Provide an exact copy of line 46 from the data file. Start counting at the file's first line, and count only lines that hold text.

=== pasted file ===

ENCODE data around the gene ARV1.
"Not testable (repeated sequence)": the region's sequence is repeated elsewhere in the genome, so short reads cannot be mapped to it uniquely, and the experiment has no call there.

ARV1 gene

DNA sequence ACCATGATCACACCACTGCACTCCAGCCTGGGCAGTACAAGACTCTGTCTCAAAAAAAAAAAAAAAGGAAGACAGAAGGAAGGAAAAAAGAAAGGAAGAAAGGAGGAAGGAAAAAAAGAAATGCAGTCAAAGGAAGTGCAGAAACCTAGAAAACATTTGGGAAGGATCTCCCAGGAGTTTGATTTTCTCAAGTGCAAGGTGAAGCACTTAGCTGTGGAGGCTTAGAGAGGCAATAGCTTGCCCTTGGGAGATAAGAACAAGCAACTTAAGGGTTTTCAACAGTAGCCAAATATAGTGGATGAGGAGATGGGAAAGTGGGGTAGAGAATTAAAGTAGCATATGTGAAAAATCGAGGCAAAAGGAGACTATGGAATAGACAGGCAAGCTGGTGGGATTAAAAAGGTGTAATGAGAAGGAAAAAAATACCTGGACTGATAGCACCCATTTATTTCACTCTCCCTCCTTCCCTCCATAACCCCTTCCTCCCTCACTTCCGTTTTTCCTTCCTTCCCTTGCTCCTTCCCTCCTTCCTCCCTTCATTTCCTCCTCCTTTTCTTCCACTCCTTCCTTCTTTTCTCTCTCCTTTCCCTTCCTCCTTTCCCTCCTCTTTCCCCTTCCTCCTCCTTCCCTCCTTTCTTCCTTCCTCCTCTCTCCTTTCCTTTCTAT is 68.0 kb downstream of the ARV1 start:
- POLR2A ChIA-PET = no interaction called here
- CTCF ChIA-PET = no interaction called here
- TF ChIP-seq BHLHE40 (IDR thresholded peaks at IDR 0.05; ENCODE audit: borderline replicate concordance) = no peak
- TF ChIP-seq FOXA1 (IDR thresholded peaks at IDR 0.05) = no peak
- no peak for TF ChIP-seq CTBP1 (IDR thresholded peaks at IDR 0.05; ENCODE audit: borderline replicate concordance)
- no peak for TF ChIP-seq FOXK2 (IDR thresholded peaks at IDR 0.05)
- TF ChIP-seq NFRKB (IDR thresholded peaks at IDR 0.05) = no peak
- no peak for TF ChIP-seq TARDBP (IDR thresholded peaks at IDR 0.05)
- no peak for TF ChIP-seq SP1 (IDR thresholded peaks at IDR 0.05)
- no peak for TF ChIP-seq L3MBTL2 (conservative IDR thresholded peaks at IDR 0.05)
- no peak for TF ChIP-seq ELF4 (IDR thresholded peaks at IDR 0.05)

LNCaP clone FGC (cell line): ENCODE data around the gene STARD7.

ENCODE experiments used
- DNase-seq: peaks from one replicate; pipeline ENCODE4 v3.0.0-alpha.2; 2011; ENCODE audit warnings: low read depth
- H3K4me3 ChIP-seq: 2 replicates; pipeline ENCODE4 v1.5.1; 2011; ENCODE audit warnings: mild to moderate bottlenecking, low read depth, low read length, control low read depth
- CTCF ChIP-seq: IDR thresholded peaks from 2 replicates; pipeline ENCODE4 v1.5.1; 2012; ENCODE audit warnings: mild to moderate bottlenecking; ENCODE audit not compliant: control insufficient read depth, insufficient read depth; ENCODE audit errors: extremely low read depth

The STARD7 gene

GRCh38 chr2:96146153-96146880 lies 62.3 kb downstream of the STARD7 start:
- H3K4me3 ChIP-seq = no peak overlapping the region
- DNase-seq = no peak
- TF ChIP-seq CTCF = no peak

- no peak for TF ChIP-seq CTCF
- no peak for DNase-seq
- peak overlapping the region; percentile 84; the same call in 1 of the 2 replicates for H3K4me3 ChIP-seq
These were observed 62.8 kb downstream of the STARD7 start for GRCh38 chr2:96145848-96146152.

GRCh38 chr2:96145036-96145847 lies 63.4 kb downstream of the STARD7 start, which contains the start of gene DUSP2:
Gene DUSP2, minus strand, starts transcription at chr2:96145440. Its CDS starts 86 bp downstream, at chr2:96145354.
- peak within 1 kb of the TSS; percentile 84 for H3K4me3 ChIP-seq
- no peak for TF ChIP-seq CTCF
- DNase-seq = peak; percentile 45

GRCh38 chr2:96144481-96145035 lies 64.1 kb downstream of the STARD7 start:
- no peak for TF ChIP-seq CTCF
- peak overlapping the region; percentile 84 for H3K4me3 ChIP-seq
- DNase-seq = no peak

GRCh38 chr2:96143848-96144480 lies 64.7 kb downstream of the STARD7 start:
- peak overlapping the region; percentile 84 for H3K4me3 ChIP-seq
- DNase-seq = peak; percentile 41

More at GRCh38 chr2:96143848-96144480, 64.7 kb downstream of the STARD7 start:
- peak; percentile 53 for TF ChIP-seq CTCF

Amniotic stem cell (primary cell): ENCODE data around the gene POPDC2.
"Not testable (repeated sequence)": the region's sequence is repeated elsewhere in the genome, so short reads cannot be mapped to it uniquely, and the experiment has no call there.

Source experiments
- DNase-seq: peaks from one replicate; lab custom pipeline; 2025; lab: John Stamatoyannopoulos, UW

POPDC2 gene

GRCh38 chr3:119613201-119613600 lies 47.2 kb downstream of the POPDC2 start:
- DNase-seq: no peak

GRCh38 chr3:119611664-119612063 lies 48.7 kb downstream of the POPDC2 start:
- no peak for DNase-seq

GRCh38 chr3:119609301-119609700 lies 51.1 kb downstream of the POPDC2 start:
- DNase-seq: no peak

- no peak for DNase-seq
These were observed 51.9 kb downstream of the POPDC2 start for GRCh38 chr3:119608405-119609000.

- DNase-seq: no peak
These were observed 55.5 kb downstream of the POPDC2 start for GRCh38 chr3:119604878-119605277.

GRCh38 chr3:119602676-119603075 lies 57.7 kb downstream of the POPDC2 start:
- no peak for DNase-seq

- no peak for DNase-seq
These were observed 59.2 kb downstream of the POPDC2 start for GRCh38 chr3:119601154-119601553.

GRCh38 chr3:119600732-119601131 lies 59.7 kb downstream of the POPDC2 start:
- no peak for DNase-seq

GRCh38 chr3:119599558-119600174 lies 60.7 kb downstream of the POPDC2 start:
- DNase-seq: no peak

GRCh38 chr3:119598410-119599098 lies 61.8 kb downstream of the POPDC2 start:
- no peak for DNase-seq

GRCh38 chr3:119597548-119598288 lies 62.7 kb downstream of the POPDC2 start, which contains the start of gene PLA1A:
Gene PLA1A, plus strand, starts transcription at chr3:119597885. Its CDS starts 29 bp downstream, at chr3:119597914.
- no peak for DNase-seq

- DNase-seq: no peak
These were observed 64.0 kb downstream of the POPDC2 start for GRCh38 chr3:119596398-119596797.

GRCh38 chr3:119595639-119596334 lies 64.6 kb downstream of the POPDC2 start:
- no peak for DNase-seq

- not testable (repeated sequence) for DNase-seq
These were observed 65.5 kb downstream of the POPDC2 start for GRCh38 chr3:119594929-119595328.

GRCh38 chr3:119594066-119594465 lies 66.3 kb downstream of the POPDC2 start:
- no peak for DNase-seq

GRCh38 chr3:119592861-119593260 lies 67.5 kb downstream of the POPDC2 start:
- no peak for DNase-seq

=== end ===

Source experiments